|University||University of Roehampton|
|Location||Roehampton, London, England|
|Named for||Whitelands House on the King's Road in Chelsea|
Whitelands College is the oldest of the four constituent colleges of the University of Roehampton.
Whitelands College is one of the oldest higher education institutions in England (predating every university except Oxford, Cambridge, London and Durham) and was founded in 1841 by the Church of England's National Society as a teacher training college for women. A flagship women's college of the Church of England, it was the first college of higher education in the UK to admit women. The college is one of the five oldest institutions for training educators in England.
The college was named after a Georgian building, Whitelands House, on King's Road in Chelsea where it was originally based. Whitelands House was demolished and rebuilt in 1890 due to the increasing number of students. (The original Chelsea building was sold to the British Union of Fascists in the summer of 1933 and became known as "the Black House".)
The college outgrew Whitelands House in 1930 and moved to buildings designed by Sir Giles Gilbert Scott in Southfields, near Putney. Whitelands college was formally opened by Queen Mary in 1931. The extensive campus was expanded over the following years, with additional residential and academic buildings constructed on site. The college remained in Southfields until 2005, when it relocated to the current Roehampton site.
The college has traditionally kept two major annual festivals - the St Ursula Festival in October, and the May Day Festival in May.
The college was placed under the patronage of Saint Ursula, and the College chapels at Chelsea, Southfields, and Roehampton have all been dedicated to her. A stained glass window by Edward Burne-Jones, depicting Ursula, was installed in the original Chelsea chapel, and has moved with the college on each of its relocations (1931 and 2005), along with a series of matching windows depicting other female saints.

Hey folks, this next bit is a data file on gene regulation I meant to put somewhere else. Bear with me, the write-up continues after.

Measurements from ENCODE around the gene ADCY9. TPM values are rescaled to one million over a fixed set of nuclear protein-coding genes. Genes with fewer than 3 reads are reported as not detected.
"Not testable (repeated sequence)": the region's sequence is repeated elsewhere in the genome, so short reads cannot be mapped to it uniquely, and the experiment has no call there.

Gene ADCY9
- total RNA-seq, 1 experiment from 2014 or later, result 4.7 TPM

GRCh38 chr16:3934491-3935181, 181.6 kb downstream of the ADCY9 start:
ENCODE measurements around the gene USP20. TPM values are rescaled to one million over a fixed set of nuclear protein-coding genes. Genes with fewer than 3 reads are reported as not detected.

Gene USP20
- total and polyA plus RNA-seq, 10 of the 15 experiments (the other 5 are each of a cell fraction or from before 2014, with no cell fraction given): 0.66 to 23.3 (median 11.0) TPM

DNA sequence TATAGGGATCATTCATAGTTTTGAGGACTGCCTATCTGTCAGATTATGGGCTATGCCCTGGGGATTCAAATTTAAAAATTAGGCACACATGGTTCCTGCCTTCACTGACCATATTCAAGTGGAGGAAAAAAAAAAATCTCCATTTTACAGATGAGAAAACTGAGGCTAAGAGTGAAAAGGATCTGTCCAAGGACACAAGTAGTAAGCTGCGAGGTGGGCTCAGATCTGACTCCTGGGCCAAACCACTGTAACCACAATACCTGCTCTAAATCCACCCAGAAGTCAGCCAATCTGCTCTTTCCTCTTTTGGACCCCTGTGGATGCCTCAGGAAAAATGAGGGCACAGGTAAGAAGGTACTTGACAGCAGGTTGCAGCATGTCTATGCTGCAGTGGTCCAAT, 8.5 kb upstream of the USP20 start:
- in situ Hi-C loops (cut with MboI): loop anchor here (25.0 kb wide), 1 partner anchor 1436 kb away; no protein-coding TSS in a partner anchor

The first May Day festival was held at Whitelands College in 1881 at the instigation of the Victorian philanthropist John Ruskin, a friend of the then College Principal, the Reverend Canon John Faunthorpe. The Festival is held annually, and includes the enthroning of a May Queen, or (since becoming coeducational) a May King, elected by the student body during the preceding academic term. The ceremony is presided over each year by a visiting Anglican Bishop.
In 2005, Whitelands College vacated the Southfields site in Putney and relocated to Parkstead House, a Grade I listed Neo-Classical Palladian villa on a 14-acre site overlooking Richmond Park, in Roehampton. (The main building on the Southfield site was later converted into luxury housing.)
Parkstead House was built in the early 1760s for the 2nd Earl of Bessborough, and was extended and renamed Manresa House after the property became a Jesuit novitiate in the mid-nineteenth century. From the novitiate, the Jesuits founded St Joseph Church in Roehampton.
In 1975, Whitelands College entered into an academic federation with three other south-west London teacher training colleges – Digby Stuart, Froebel and Southlands – to form the Roehampton Institute of Higher Education (RIHE).
In 2000, the Roehampton Institute of Higher Education federated with the University of Surrey to become the University of Surrey Roehampton.
The University of Surrey Roehampton announced that it would submit an application for independent university status in late 2003. This was granted on 1 August 2004, with the name Roehampton University.
In 2011 the name was formally changed from Roehampton University to the University of Roehampton.
In 2016 the University of Roehampton celebrates 175 years since the foundation of Whitelands College, its oldest college, in 1841.
- Thomas P. Linehan, "East London for Mosley", Routledge, 1996, p. 254.
- Move outlined at the College's official history page.
- Whitelands College History, Roehampton University, 14 March 2009.
- Welcome, Whitelands College Retrieved 17 February 2013